With its helicopter babysitting duties all wrapped up, Perseverance can finally get down to the serious business of searching the Martian landscape for signs of former life.
“We are putting the rover’s commissioning phase as well as the landing site in our rearview mirror and hitting the road,” Jennifer Trosper, Perseverance project manager at NASA’s Jet Propulsion Laboratory, said in a statement.
Indeed, Perseverance is no longer needed during tests of the wildly successful Ingenuity helicopter, which is now performing flights without the rover’s watchful eyes. Freed up from that task, the rover can now embark on its first science expedition.
The next 14 weeks will see Perseverance explore a 1.5-square-mile [4-square-kilometer] area within Jezero crater, as it works to fulfill a slew of science objectives. These goals include an enhanced understanding of the region’s geology, assessing its prior potential to harbor life, and of course, the ultimate prize: finding signs of ancient microbial life.
To that end, Perseverance will locate and collect promising rock and sediment samples, some of which will be tucked away inside canisters for a future Mars mission to retrieve and deliver to Earth for analysis. The rover will also take measurements and perform technical tests in anticipation of future human and robotic missions to the Red Planet.
The first step is for the SUV-sized vehicle to reach a scenic overlook, where it will gaze upon ancient geological features in the crater. Percy’s auto-navigational capabilities and sampling systems will fully come online during this process.
From there, the rover will begin its investigations of two specific areas, both of which are believed to host deep and ancient layers of exposed bedrock. The first area has been dubbed the Crater Floor Fractured Rough, which, as its name implies, is filled with craters. The second area is called Séítah, which means “amidst the sand” in Navajo. Séítah has its “fair share of Mars bedrock but is also home to ridges, layered rocks, and sand dunes,” according to NASA.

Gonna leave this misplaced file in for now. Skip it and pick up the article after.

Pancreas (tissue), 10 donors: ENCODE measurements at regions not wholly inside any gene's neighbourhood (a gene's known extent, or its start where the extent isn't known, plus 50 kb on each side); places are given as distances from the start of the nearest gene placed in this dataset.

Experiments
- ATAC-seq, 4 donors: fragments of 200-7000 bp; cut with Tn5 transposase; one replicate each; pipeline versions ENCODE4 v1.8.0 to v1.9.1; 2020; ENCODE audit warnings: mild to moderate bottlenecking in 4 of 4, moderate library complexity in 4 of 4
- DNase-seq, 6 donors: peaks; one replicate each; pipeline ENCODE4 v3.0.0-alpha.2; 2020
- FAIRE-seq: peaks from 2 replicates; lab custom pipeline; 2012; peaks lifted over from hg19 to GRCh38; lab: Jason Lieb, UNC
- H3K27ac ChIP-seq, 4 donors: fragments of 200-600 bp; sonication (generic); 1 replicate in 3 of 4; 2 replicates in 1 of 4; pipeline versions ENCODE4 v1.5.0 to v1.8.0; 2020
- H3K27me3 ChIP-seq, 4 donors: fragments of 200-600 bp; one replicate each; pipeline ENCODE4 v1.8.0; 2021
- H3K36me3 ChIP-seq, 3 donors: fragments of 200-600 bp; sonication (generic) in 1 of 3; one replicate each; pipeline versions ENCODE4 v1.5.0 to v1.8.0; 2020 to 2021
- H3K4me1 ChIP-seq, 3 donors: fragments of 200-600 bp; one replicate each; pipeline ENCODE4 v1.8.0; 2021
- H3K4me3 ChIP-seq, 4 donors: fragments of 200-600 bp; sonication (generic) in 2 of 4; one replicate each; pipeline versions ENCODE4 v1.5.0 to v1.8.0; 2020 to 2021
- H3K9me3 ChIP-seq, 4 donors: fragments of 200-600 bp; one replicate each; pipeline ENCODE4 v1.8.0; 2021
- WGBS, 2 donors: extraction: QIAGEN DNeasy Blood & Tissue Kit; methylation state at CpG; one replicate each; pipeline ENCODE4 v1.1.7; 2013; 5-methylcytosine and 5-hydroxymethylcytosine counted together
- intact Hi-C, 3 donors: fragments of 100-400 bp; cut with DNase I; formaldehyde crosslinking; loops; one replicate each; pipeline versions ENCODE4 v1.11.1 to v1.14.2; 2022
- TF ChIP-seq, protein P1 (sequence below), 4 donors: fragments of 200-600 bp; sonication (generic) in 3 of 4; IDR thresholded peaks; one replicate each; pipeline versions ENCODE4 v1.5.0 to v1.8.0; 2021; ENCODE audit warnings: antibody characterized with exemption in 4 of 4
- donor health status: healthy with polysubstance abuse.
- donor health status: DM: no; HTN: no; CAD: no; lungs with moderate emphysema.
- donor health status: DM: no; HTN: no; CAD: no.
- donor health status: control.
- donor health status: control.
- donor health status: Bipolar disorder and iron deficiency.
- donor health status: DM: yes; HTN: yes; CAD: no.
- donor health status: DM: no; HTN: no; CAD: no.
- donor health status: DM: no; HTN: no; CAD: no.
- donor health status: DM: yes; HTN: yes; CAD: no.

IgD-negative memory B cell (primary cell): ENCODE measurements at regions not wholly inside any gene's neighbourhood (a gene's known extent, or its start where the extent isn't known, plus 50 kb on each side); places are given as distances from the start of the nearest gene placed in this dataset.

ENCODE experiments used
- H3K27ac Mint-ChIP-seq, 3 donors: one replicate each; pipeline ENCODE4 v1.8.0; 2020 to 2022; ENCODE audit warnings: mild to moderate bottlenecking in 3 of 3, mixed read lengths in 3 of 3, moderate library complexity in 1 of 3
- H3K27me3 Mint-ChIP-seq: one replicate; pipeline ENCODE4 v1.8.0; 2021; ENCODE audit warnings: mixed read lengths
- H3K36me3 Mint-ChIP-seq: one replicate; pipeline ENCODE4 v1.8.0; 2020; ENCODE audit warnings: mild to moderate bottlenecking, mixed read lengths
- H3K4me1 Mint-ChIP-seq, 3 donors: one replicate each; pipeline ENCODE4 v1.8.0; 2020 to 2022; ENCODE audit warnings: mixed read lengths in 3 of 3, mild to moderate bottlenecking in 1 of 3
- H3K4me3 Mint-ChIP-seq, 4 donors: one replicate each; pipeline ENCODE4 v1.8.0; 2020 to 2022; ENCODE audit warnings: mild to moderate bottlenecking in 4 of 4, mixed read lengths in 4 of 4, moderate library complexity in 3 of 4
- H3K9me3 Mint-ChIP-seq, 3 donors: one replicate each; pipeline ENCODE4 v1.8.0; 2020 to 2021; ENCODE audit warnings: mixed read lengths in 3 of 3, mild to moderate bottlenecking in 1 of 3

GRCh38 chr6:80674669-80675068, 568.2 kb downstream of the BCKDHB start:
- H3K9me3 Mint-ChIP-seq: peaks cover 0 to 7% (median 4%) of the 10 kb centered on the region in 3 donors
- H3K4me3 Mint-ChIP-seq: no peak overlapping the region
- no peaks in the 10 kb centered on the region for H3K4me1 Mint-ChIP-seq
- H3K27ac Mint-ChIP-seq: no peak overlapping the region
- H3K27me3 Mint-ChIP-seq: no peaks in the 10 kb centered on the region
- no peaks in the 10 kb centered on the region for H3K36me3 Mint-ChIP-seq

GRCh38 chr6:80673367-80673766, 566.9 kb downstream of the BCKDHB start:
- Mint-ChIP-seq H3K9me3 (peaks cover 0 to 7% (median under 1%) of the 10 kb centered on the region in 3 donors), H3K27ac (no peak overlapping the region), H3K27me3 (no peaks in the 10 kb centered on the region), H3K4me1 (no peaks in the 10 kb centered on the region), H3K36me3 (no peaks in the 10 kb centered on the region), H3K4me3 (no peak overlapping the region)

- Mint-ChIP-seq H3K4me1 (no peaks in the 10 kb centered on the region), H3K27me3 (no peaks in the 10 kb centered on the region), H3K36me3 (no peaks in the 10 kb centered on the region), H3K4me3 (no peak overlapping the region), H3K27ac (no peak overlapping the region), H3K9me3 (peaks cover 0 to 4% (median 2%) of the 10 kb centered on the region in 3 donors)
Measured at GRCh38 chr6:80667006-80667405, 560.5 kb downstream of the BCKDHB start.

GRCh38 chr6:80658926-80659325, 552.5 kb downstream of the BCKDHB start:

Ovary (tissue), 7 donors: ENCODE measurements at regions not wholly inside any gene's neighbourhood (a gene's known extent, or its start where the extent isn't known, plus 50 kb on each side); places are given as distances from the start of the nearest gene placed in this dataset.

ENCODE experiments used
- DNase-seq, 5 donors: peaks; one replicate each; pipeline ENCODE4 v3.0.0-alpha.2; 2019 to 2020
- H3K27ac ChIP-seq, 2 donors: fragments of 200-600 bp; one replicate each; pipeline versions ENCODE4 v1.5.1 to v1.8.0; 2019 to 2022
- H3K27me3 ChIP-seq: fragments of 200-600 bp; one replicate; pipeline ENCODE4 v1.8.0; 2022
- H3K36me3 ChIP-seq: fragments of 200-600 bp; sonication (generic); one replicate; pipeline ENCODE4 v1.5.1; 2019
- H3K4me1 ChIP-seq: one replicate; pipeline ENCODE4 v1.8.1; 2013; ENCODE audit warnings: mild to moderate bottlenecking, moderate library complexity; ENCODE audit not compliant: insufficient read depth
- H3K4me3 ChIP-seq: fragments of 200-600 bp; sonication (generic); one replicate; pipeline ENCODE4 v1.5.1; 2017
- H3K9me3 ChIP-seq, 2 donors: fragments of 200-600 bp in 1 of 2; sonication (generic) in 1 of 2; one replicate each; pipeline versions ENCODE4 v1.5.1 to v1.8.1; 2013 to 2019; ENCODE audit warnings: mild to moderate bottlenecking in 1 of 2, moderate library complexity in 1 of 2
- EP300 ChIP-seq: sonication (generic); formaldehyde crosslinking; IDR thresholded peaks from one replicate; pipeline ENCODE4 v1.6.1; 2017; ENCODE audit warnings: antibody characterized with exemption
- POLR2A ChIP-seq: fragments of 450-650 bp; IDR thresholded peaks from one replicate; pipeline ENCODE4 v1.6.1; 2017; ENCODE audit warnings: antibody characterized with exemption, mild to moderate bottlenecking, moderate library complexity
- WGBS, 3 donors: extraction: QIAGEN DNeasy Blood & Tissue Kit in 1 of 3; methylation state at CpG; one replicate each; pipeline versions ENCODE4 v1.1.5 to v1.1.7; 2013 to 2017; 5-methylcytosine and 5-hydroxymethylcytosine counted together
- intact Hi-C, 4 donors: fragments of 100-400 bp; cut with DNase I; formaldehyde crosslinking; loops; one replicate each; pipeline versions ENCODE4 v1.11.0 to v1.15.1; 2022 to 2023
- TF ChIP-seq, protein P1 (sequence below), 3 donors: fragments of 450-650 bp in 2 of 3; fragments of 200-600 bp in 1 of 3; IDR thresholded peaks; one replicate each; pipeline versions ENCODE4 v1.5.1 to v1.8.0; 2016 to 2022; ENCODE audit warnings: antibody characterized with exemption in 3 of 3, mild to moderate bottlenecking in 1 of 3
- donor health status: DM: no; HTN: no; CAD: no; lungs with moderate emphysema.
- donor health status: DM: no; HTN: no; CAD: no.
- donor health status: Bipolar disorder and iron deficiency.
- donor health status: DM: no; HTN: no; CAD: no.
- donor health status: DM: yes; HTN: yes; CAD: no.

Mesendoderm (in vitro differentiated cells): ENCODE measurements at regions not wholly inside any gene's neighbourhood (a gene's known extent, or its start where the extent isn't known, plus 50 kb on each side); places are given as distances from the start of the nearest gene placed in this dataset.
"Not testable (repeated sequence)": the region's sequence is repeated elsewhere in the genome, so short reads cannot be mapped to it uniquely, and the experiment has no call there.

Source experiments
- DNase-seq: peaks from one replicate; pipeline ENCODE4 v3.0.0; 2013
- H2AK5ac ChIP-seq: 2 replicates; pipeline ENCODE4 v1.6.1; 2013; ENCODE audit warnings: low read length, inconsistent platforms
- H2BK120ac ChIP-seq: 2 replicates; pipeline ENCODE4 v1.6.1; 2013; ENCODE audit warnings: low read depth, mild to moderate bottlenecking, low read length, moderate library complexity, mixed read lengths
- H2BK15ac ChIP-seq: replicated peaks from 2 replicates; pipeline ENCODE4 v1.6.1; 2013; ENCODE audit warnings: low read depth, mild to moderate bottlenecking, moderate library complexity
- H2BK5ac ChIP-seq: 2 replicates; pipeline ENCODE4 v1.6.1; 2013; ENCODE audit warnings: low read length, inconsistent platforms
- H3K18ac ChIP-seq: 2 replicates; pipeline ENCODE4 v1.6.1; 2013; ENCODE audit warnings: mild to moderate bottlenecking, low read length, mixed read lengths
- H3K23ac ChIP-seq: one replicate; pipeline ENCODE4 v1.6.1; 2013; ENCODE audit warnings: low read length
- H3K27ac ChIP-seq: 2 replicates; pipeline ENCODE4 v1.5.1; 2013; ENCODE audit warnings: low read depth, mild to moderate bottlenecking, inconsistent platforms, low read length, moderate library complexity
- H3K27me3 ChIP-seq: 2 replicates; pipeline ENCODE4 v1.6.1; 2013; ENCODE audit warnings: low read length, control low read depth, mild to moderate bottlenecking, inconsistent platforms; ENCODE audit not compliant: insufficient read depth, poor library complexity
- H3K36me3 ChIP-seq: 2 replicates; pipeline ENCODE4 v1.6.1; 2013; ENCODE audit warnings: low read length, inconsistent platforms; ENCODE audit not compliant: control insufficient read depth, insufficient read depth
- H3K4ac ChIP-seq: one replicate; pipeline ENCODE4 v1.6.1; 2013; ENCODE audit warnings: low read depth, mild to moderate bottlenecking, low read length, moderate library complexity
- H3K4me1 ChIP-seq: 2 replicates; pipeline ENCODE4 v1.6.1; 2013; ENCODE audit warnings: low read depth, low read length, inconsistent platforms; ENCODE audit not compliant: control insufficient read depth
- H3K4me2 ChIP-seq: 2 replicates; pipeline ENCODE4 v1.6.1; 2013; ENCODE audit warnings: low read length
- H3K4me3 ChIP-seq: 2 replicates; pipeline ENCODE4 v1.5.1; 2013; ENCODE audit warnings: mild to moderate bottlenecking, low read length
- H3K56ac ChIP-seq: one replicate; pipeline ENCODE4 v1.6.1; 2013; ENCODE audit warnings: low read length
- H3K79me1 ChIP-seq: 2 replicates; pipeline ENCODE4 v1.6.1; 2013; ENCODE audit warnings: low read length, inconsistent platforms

The rover’s route has already been decided, and the map above shows where Perseverance will be roving over the next 100 Sols, or Martian days. Mission planners have their “route planned, complete with optional turnoffs and labeled areas of interest and potential obstructions in our path,” Kevin Hand, an astrobiologist at NASA’s JPL and a co-lead on the project, explained in the statement.
The Séítah unit of exploration is expected to be challenging, as it features a complex of sand dunes. To avoid problems, the rover will navigate the boundary between this region and the adjacent Crater Floor Fractured Rough. When an area of interest within Séítah is identified, Percy will make a beeline to that spot, perform its scientific duties, and then return to a safe spot. The team is planning to identify at least four locations within these two areas that are deemed most capable of revealing the crater’s early environment and geologic history. It’s from these four spots that the rover will take its samples.
“Starting with the Crater Floor Fractured Rough and Séítah geologic units allows us to start our exploration of Jezero at the very beginning,” said Hand. “This area was under at least 100 meters [328 feet] of water 3.8 billion years ago. We don’t know what stories the rocks and layered outcrops will tell us, but we’re excited to get started.”
Several months from now, once this phase of the mission is complete, the rover will return to the Octavia E. Butler Landing Site. By that point it should have traversed anywhere between 1.6 and 3.1 miles (2.5 and 5 km), while eight of its 43 sample tubes should be filled with Martian dirt and rocks.
This first science campaign sounds great, but the next mission promises to be even better. Perseverance will travel north and then west to Jezero’s delta region, which once featured the confluence of an ancient river and lake. The delta could be rich in carbonates, that is, minerals capable of preserving fossilized signs of life. If microbial life once existed on Mars—and that’s still a big if—this delta would’ve been a perfect place for it to live.
Perseverance may be embarking on its first official scientific expedition, but to be fair, the rover has been sciencing from the moment it landed in February. In addition to recording sounds on Mars, it’s already produced tiny amounts of oxygen from the carbon dioxide-rich Martian atmosphere.